Tuesday, May 31, 2011
Friday, May 27, 2011
This stretch of the calendar is filled with holidays that heavily incorporate the American flag including not only Memorial Day and Flag Day, but our nation’s birthday, the 4th of July as well. It is a perfect time of the year to reflect on what exactly the Star-Spangled Banner means to all of us. Even with the recent significant breakthrough in the War on Terror, the world can be a dark place where hope can deteriorate quickly. It is therefore reaffirming to think on the ideals of freedom, equality, and justice that were the building blocks of our nation, and what they mean to us today.
This holiday weekend, thank a veteran or active armed services member and honor the memory of those we are no longer able to thank.
Have a super Memorial Day Weekend!
Tuesday, May 24, 2011
I just read the novel, Say Her Name by Francisco Goldman. It's a poignant story that chronicles a love affair from its nascence to its end. The main character, Frank, is a seasoned gentleman who is instantly smittten with a younger woman, Aura. It's not just her youth and beauty that attract him but their shared Hispanic heritage and similar interests in writing, academics and travel. The reader learns immediately that something terrible happens to Aura, and the romance and marriage do not last very long. Readers of realistic fiction may feel they have read this book before with its tender descriptions of love, regret and grief, but this time they can not take comfort in make believe. This story is more true than not, and sadly this is Francisco Goldman's story.
Because this novel is autobiographical and written diary-like, I wonder what makes it a novel and not a memoir? There are many authors that have written of personal loss in a similar fashion and they are more often described as memoirs and nonfiction. Examples are Joan Didion's A Year of Magical Thinking, Joyce Carol Oates' A Widow's Story, Elizabeth McCracken's An Exact Replica of a Figment of My Imagination, Pure Lover, by David Plante and Buckley's Losing Mum and Pup.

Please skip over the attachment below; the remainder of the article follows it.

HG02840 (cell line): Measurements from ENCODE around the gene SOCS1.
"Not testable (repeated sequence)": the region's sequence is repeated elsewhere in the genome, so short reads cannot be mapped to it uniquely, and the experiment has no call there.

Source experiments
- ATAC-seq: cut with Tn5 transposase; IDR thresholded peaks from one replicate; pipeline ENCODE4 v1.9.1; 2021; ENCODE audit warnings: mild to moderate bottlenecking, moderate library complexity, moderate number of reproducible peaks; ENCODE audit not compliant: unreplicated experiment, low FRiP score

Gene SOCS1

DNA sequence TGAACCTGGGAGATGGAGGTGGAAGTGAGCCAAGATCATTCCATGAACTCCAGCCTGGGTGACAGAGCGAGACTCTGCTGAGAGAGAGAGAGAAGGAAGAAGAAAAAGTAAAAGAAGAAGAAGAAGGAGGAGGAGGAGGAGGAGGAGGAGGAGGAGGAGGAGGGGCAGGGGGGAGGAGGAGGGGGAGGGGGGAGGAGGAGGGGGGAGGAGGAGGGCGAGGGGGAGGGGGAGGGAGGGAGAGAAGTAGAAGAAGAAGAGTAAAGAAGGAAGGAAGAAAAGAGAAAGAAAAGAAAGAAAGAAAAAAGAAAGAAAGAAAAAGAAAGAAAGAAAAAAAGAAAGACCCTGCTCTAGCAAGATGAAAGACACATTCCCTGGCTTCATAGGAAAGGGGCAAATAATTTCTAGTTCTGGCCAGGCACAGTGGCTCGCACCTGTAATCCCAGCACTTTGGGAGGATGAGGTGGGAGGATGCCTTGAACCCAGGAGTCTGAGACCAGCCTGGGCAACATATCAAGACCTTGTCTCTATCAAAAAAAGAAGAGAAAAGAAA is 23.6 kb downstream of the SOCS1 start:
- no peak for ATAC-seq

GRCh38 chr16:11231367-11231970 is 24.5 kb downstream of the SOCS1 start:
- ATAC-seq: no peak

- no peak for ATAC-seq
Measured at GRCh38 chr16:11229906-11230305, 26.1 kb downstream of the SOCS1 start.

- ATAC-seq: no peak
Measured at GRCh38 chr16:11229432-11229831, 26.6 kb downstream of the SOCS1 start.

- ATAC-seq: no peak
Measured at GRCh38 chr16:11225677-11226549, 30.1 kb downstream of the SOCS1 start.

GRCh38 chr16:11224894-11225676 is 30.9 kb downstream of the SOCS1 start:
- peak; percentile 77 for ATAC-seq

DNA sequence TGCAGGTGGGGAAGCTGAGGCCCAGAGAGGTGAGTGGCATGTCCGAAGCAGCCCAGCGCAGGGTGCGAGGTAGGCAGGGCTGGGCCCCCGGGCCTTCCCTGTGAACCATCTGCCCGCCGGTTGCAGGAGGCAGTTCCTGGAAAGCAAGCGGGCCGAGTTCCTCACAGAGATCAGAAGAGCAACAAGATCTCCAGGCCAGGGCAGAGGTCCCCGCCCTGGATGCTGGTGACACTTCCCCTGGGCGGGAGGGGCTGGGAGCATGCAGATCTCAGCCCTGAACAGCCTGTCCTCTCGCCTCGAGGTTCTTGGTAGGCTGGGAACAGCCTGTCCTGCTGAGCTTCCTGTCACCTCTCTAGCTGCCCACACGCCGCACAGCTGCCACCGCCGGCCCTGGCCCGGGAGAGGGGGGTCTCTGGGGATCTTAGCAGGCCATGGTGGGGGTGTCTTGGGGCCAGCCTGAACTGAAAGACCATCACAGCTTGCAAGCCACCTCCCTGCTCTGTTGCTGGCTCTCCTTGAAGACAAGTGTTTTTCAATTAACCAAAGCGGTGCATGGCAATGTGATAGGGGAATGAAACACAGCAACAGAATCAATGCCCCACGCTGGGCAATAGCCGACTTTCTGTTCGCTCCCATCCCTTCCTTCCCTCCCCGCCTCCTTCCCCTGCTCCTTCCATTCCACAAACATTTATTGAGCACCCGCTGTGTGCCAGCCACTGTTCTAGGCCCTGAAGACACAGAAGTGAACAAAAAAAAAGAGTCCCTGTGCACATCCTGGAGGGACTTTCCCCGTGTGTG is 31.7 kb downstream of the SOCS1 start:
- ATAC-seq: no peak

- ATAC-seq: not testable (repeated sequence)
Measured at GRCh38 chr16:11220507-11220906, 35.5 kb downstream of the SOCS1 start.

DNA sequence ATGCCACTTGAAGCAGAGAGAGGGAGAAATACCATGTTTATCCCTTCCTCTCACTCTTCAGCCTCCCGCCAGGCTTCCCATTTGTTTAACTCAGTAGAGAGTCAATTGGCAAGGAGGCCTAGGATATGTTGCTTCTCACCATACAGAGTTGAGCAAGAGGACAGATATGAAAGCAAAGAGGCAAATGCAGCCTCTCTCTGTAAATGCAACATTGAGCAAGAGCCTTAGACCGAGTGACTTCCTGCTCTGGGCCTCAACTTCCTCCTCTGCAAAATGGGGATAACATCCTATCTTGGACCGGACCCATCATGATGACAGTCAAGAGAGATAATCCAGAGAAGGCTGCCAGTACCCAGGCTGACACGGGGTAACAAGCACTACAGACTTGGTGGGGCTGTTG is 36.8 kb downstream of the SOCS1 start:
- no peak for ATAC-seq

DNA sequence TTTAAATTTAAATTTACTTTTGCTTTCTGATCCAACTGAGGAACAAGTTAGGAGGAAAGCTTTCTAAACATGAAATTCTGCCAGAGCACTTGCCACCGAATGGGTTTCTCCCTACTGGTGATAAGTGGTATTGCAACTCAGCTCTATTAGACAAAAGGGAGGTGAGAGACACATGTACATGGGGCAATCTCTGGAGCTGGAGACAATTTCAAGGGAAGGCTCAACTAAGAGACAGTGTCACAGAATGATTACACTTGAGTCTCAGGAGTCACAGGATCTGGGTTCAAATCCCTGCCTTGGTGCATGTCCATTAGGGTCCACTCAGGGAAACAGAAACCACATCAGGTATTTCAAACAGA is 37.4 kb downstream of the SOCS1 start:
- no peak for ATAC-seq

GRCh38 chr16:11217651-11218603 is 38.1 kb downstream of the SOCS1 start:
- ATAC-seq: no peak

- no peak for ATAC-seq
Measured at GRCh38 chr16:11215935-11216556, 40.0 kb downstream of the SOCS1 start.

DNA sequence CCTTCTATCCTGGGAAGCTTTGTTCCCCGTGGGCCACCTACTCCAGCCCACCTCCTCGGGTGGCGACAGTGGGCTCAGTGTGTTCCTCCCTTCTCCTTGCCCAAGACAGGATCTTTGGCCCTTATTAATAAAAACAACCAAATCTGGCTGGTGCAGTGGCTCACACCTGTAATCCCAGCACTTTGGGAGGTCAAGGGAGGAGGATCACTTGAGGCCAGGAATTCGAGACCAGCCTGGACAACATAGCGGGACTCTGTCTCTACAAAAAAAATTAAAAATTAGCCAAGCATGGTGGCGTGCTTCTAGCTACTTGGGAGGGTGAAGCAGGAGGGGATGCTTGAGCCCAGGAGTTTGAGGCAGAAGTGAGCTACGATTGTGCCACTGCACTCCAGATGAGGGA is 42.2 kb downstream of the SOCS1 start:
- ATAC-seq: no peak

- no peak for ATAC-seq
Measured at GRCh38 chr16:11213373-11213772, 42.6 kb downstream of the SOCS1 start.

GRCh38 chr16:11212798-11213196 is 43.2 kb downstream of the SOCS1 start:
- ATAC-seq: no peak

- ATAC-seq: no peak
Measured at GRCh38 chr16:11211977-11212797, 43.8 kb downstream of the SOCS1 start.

I am fascinated by Goldman's story. Which parts are true? Which parts are contrived and why. At least its autobiographical basis was disclosed and I know to question. Early readers of James Frey's memoir A Million Little Pieces were just duped.
Friday, May 20, 2011
Want to know what concerts we have tickets we for? Stop by the Readers' Services desk on the 3rd floor to view a list of available concerts and pick up a Ravinia concert schedule. This year, Ravinia also generously supplied us with copies of Ravinia Preview magazine, which includes interviews with performers, as well as a full calendar of events.
Finally, you can enjoy live classical music right here in Des Plaines this summer. On Sunday, July 17th, pianist Mark Damisch will be performing compositions by Copland, Barber, Dello Joio and Gershwin right here at the library, in Friends Room B/C at 2 p.m. Click here to register.
Happy listening and concert-going!
Tuesday, May 17, 2011
And so we wait... The question we share is...what do we read while we wait?
There is an option open to both of us: public domain e-books. Wikipedia states that "works are in the public domain if they are not covered by intellectual property rights at all, if the intellectual property rights have expired, and/or if the intellectual property rights are forfeited. Examples include the English language, the formula of Newtonian physics, the works of Shakespeare and Beethoven, and the patents on powered flight." Public domain e-books have been produced largely by volunteers for Project Gutenberg. Most were originally written before the current century, but the subjects available range from fiction to science and nature, humor to horror. There's something to interest any reader.